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“No…Because I’m EVIL.”

In Justice League Unlimited, there’s an episode where due to shenanigans, The Flash and Lex Luthor’s minds get switched. Lex, at this time, is in the depths of a secret society of supervillains (who aren’t hugely fond of him right now) and Flash is on edge.

Flash doesn’t realize he’s Lex until he walks into a bathroom and sees his own reflection. He stumbles into a stall to try and think things through and try to call the Watchtower, which he fails to do. On exiting the stall, one of the supervillains demands that he get on with an evil scheme he’d been plotting so he, Flash!Lex, goes to leave the bathroom. The following exchange occurs:

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Ah, Flash. You’re adorable. If The Question wasn’t my favorite, you might have a chance.

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Who knew? I hate conspiracy theorists but…somehow his charisma and hilarity got past that. “Orange socks?” haha.

No, Flash honey, that’s not how evil works. And I’m glad I know that you didn’t have a reason to wash your hands because otherwise I would have been a little freaked out.

That said, I’ve uttered, “Because I’m evil,” before, too, when I did some teasing impolite thing to my husband. “Why would you do that?” “Because I’m evil!” It kind of goes with the whole scene in the first Pirates movie where Turner says “You cheated!” and Sparrow says, “Pirate.” The real problem with “becasue I’m evil” is how easily it lends to getting mixed up with motivations. Evil is not a motivation. What I really mean is, “you’re operating under the assumptions that I’m going to act in accordance with basic morals and societal niceties all decent people hold to, when I don’t, because I’m not a decent person, aka evil.” A more solid example could be, “Why did you steal that?” “Because I’m evil” meaning, “A normal person might see something they covet, but they won’t take it, because they are hindered by the wrong moral nature of stealing. I am not so hindered.” In which case the actual motivation was, “I wanted it,” but the answer of, “I’m evil,” was answering the real question, which wasn’t just, “What was your motivation?” but also, “what allowed you to do something that isn’t allowed?” in which case the, “I wanted it,” is implied in the, “because I’m evil.”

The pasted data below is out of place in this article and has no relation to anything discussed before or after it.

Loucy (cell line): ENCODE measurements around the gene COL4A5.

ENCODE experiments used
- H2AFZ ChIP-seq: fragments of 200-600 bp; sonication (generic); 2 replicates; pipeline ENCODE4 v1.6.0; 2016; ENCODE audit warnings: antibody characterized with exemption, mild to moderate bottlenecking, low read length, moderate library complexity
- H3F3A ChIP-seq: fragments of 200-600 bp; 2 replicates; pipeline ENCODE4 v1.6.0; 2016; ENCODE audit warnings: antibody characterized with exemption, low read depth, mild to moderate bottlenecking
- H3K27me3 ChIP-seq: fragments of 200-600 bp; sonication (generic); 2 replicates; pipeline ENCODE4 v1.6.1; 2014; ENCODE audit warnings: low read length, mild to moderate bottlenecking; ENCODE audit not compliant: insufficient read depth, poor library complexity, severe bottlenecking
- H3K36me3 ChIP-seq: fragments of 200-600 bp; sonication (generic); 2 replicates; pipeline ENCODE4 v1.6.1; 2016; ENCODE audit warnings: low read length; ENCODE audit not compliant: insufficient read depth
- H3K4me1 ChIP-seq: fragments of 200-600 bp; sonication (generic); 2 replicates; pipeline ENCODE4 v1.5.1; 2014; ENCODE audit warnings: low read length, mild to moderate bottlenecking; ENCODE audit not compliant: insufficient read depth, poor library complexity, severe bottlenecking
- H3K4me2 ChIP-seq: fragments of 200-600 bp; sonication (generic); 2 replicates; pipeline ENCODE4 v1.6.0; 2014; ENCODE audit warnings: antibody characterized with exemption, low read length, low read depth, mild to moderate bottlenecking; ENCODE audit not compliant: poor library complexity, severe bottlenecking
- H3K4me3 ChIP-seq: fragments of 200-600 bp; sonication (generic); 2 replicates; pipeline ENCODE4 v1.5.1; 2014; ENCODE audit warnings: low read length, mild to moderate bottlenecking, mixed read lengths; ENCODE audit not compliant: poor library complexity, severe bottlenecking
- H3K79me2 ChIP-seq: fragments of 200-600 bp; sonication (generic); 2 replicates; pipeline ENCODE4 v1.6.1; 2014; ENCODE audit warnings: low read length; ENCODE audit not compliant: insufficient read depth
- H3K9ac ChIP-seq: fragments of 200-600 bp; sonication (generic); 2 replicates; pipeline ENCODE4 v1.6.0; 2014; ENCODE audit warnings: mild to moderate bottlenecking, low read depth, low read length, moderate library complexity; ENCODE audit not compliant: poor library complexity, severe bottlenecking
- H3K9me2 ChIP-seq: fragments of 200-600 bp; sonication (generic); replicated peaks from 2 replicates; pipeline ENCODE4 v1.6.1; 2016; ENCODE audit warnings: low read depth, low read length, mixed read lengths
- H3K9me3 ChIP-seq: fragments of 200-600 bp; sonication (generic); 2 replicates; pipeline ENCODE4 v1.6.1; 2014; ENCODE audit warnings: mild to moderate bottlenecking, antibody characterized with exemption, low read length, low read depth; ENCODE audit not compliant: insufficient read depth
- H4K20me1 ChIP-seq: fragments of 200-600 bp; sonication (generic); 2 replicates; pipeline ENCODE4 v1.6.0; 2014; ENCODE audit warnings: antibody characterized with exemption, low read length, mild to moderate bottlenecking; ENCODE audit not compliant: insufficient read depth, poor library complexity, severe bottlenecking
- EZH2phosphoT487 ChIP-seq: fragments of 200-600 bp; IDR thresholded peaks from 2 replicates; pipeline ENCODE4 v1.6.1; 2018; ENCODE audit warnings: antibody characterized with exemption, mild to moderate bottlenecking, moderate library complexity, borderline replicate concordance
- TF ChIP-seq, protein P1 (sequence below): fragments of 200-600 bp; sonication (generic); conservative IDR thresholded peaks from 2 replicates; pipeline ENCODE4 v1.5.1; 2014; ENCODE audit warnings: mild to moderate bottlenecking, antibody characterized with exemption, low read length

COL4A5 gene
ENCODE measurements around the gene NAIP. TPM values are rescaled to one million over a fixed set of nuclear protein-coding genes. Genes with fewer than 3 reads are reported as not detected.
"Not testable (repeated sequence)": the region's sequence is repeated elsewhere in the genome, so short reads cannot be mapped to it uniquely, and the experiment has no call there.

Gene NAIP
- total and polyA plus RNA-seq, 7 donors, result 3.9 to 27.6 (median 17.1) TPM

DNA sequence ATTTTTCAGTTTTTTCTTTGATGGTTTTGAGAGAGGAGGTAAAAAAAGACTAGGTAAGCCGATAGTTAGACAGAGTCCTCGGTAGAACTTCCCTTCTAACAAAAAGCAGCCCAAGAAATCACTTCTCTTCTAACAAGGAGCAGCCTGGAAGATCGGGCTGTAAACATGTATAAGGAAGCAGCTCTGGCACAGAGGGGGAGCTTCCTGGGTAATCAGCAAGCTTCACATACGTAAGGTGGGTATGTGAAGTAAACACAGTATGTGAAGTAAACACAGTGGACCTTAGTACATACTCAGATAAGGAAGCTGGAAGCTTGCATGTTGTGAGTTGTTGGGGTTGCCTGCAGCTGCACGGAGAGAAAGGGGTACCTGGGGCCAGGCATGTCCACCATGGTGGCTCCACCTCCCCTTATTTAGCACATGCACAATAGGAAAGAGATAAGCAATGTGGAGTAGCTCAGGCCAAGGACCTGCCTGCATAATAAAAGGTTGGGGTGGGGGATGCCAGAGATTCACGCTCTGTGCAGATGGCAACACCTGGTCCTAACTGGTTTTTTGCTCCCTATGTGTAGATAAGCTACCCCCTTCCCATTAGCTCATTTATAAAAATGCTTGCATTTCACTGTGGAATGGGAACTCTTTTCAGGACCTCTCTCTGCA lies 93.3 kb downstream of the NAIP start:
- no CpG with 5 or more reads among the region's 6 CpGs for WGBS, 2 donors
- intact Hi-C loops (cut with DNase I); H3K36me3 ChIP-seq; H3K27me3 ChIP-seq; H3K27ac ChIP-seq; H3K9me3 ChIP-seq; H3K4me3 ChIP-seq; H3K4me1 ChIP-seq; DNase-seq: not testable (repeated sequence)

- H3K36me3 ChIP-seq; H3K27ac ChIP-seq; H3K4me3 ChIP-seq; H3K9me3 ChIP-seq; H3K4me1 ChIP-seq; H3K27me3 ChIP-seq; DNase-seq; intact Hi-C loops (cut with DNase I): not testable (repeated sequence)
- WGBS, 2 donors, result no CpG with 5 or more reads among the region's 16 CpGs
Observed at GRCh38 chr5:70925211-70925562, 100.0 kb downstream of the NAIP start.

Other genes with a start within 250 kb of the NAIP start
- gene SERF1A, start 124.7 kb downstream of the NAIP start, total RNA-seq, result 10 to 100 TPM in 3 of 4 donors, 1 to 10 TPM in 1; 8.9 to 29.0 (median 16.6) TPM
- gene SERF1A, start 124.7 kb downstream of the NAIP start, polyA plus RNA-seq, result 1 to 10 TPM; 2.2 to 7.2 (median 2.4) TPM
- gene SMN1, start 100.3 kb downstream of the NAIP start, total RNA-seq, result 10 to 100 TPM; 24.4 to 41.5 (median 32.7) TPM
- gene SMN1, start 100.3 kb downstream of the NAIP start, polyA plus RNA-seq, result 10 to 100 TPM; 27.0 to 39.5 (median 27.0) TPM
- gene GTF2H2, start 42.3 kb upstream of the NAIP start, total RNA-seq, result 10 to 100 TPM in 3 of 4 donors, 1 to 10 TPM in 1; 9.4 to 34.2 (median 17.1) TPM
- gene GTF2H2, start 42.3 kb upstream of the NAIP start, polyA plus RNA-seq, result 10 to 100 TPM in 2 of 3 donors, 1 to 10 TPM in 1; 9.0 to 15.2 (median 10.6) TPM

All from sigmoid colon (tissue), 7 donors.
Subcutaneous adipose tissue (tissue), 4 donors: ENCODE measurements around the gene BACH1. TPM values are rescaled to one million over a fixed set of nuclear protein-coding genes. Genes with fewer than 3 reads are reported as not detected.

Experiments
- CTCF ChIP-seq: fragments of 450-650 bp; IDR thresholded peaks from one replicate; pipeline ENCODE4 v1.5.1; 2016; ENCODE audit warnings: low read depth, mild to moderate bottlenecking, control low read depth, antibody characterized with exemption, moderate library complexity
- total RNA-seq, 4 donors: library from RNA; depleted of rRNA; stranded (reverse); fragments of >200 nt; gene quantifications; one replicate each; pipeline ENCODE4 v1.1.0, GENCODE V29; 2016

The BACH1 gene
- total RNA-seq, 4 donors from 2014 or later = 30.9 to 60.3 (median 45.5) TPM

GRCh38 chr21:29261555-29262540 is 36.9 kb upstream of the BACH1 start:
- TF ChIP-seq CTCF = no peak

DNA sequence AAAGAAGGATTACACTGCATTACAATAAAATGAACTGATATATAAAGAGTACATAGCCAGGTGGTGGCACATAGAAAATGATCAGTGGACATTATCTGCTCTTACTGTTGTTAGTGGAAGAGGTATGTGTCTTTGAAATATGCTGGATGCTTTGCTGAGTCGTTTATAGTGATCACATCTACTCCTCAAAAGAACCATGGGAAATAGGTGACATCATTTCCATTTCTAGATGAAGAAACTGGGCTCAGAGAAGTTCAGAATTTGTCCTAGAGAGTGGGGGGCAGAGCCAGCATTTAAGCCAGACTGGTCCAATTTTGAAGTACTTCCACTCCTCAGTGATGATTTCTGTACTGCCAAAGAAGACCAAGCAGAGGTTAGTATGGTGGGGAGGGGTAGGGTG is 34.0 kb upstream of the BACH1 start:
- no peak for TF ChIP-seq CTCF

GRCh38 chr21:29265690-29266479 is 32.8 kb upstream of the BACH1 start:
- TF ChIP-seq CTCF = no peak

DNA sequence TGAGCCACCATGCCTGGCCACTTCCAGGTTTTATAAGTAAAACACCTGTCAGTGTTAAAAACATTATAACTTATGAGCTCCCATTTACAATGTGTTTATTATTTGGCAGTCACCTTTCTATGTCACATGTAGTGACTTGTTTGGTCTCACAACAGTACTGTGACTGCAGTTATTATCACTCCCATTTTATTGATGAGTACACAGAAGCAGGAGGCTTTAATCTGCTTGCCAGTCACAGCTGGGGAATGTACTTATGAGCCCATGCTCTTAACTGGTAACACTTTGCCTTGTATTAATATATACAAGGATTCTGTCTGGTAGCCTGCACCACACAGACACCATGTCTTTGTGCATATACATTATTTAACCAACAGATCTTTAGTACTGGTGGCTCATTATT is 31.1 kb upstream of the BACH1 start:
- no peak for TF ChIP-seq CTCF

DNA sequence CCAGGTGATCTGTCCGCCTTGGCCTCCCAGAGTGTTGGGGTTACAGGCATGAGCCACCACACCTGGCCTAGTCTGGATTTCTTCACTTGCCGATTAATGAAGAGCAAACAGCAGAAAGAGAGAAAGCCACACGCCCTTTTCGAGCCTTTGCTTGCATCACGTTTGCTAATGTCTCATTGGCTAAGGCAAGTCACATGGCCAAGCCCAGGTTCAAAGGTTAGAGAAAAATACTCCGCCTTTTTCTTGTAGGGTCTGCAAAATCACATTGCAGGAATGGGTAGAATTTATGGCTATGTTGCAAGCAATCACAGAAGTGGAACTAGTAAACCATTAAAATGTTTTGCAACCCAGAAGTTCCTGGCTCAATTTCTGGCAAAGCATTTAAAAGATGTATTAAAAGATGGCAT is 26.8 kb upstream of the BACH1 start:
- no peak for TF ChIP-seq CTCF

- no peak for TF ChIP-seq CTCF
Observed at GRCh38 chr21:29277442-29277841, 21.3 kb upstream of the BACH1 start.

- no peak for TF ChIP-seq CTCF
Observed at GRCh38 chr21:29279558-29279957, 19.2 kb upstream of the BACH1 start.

Parsing out this whole train of thought might seem pendantic, but I find it necessary, since you get Flashes otherwise. If you don’t separate motivation from morality, then you get a blob of gelatinous evil goo that will just do whatever can even remotely be constituted as “bad” even if it’s not evil so much as rude or unsanitary or just a bad decision and that’s not a real person. I don’t consider someone who doesn’t wash their hands to be more evil than me. They’re just more gross. I also don’t consider someone who eats a healthier diet and exercises to be morally superior. They’re just in better shape. Uncouth is not evil, else all small children are evil as they haven’t learned societal niceties yet.